Labour and Birth
Your Lead Maternity Carer will help you prepare for this
important stage of your journey. LMC will help you on matters such
as nutrition, exercise, the risks of smoking and alcohol, Labour
and the birth process, pain relief, breastfeeding, baby care,
immunisation, well child providers. They will work with you to plan
your care and make your birth plan. You will have your own copy of
notes to keep with you.
For more information about LMC services click here.
Going into Labour
If you think you have gone into Labour, you will need to call
your midwife. Your midwife will then give you all the appropriate
advice that you will need as well as answer any questions you have.
The midwife will then notify the hospital regarding your admission.
Sometimes if you are in early labour, following an assessment, your
midwife may advise you to go home again and they will then keep in
contact arranging the time of admission.
Your Midwife can consult a Specialist if the need arises during
your Labour. Though it is not required in most of the cases where
the type of birth is normal.
Some situations where Intervention will be considered:
Induction or augmentation of Labour
This is where the woman is given some medication to get her labour
started. An Induction of Labour can be done for different reasons,
for example if the woman is past her due date or if the specialist
thinks it would be better for the baby to be delivered.
This is a surgical procedure used to deliver a baby. The woman
goes to the general operating theatre for this. Caesarean sections
decisions are made in consultation with an Obstetrician, the LMC
and yourself. Women cannot choose to have a caesarean section just
because she doesn't want to labour. There must be a medical
indication for the mother or the baby.
Forceps or ventouse assisted delivery
An instrumental delivery done to assist the woman to deliver her
This is when the baby is facing bottom first rather than head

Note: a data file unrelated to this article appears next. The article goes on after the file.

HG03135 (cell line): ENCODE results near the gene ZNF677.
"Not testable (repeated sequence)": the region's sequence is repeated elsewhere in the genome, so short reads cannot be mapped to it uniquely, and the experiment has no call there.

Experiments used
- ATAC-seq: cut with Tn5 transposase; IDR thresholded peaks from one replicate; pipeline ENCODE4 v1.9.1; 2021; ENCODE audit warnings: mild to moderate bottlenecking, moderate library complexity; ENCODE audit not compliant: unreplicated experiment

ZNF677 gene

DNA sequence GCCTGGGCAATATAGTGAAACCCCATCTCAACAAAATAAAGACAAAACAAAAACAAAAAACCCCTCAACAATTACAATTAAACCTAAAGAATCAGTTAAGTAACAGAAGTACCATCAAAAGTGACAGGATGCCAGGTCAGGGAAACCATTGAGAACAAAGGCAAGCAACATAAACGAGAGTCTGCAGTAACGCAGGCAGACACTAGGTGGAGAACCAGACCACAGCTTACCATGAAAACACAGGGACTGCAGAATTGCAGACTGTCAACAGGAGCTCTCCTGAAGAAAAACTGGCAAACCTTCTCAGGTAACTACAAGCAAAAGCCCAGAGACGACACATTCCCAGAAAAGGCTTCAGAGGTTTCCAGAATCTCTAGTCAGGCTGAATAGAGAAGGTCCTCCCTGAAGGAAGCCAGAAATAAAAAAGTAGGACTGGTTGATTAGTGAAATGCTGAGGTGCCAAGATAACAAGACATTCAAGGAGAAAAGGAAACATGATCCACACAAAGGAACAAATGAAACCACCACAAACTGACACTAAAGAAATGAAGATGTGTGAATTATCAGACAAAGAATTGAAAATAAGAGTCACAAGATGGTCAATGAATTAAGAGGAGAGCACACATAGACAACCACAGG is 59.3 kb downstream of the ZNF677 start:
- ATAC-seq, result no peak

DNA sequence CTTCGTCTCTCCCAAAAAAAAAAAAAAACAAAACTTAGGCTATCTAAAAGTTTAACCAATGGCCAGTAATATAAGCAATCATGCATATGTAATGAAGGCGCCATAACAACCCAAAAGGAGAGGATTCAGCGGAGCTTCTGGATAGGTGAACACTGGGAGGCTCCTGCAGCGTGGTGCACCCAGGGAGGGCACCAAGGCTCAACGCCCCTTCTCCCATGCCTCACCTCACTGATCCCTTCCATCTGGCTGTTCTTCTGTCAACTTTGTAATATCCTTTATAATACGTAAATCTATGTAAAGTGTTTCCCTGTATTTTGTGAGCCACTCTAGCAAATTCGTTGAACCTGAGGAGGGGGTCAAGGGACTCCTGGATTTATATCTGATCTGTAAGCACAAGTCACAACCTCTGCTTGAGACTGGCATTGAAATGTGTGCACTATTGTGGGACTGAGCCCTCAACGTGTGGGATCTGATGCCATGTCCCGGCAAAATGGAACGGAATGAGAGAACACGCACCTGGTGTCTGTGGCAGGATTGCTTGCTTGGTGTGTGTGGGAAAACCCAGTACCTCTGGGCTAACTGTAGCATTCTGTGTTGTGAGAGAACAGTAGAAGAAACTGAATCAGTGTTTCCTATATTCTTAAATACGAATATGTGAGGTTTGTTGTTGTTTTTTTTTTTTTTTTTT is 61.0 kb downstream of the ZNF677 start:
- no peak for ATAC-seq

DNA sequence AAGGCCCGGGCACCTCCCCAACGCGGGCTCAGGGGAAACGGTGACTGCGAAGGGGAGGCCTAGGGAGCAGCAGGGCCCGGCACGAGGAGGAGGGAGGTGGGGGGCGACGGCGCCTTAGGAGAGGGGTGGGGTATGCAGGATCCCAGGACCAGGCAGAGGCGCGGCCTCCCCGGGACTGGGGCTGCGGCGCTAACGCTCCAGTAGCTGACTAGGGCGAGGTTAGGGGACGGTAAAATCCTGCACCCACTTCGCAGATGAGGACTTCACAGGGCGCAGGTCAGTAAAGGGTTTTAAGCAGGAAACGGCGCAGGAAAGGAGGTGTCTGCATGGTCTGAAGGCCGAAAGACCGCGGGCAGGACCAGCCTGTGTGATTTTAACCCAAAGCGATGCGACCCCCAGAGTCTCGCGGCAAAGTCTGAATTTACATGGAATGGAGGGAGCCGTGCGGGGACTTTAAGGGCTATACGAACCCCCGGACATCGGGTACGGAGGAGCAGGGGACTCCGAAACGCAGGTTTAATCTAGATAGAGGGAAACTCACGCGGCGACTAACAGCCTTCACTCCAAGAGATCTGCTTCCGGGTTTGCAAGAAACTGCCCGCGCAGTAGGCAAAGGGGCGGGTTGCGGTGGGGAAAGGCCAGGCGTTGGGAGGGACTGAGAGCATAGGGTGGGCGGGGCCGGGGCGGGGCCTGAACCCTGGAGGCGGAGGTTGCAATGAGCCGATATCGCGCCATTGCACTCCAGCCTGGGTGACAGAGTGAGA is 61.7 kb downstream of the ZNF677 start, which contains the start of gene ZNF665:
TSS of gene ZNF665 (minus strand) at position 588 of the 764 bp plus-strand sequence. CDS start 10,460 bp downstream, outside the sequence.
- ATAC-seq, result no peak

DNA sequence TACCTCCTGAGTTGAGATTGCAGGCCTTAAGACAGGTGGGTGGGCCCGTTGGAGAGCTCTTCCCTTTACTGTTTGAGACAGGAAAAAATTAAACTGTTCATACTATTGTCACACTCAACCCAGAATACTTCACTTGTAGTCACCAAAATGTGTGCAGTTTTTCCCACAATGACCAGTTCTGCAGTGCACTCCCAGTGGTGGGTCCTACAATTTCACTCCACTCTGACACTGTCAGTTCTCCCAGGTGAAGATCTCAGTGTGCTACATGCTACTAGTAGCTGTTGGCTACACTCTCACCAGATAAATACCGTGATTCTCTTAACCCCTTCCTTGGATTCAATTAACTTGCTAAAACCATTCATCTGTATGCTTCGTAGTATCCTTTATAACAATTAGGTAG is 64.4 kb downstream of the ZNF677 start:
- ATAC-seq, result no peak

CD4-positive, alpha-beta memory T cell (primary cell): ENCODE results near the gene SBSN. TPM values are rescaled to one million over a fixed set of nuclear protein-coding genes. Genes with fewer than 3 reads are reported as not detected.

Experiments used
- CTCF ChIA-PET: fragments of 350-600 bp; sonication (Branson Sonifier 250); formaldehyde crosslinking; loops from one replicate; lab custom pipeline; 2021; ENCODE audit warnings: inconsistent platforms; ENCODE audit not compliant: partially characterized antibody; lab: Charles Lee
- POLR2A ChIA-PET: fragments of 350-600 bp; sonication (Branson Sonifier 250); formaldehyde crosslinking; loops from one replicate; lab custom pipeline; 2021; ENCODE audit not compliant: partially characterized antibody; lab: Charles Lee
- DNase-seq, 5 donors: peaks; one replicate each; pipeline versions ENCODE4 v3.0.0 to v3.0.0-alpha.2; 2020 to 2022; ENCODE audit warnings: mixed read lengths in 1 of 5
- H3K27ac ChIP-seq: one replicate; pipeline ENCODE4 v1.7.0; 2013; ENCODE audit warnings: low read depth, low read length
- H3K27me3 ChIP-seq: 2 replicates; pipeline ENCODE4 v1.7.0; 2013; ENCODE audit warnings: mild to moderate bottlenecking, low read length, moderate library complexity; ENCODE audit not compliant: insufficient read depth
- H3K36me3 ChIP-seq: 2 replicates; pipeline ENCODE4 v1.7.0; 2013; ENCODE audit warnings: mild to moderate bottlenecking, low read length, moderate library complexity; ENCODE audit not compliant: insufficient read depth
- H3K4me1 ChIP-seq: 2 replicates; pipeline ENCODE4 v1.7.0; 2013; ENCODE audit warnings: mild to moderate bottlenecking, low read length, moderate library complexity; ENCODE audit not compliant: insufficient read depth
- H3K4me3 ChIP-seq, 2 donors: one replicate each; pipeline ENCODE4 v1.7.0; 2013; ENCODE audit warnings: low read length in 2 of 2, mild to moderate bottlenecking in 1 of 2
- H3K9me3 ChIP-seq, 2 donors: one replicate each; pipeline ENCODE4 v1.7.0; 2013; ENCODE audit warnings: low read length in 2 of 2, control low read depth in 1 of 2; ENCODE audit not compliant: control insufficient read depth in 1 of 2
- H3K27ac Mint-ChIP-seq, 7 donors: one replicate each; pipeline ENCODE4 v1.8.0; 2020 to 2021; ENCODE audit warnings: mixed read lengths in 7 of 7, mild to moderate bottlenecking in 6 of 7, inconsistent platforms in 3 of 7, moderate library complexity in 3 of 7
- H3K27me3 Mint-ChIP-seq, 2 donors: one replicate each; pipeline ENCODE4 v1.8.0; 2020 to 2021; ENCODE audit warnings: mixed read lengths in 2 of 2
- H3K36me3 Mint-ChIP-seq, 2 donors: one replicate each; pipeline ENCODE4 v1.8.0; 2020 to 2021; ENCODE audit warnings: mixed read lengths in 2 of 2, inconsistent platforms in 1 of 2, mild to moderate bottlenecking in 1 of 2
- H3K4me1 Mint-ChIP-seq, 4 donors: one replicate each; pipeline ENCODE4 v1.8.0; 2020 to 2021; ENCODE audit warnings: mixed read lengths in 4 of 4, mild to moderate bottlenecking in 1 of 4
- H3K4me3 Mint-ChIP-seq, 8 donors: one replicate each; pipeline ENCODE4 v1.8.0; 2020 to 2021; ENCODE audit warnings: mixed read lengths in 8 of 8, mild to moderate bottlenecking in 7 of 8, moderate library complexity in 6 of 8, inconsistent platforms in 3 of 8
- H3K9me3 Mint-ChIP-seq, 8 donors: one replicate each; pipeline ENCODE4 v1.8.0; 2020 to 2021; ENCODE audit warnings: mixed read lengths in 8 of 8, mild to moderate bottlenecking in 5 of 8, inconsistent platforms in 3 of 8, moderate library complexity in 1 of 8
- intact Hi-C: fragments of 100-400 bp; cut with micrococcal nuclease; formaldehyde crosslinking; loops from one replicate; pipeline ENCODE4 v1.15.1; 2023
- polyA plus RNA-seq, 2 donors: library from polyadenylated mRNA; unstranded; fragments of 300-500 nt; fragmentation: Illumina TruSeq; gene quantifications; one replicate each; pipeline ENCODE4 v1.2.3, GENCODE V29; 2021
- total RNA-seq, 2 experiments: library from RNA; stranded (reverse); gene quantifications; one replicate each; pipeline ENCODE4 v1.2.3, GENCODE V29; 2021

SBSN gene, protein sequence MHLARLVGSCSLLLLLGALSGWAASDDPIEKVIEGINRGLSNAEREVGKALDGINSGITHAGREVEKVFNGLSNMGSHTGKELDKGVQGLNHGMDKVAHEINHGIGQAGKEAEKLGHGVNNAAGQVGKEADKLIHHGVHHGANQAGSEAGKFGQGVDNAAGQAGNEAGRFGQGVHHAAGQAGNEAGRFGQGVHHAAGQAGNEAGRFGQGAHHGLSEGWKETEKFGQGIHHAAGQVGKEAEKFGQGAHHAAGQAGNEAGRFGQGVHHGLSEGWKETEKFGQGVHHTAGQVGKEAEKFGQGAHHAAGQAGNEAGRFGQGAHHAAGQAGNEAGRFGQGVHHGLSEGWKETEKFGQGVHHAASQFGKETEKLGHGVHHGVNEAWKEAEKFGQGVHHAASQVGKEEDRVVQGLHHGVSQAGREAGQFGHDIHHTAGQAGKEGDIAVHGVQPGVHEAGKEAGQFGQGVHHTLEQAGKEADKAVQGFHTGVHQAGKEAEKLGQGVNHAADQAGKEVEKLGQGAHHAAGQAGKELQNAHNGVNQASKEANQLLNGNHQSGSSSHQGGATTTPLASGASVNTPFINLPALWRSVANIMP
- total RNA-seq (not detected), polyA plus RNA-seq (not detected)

first for delivery. A footling breech birth, where the feet are
closest to the cervix, will be delivered by caesarean section.
Length of the hospital stay depends upon the type of the
delivery and what support is needed. Usually for the normal type of
birth it ranges from 24-48 hours and 72 hours for the Caesarean
delivery. The average stay is around 48 hours. It is helpful to
have your bag packed for the hospital well before you go into
labour. You can find a hospital packing checklist to help you pack
Your postnatal stay is dependent on your confidence and
competence with mother crafting and breastfeeding. Your discharge
decision is a three way conversation between yourself, your LMC and
A checklist of things not to forget:
Packing your pregnancy bag is a job you will either do too early
or too late. No matter, because at least you will have everything
you need to make your birth and first days with baby as comfortable
What Mum needs for her hospital pregnancy
- Maternity bras
- Casual day clothes
- Slippers Shoes
- Breast pads
- Maternity pads
- Lip balm
- Lots and lots of undies
- Mobile phone and charger
What Baby Needs:
- Baby clothes and a blanket to take your baby home in;
- New-born nappies, if you prefer to use disposable nappies;
- Ensure a car restraint is organised for taking your baby
August 13, 2015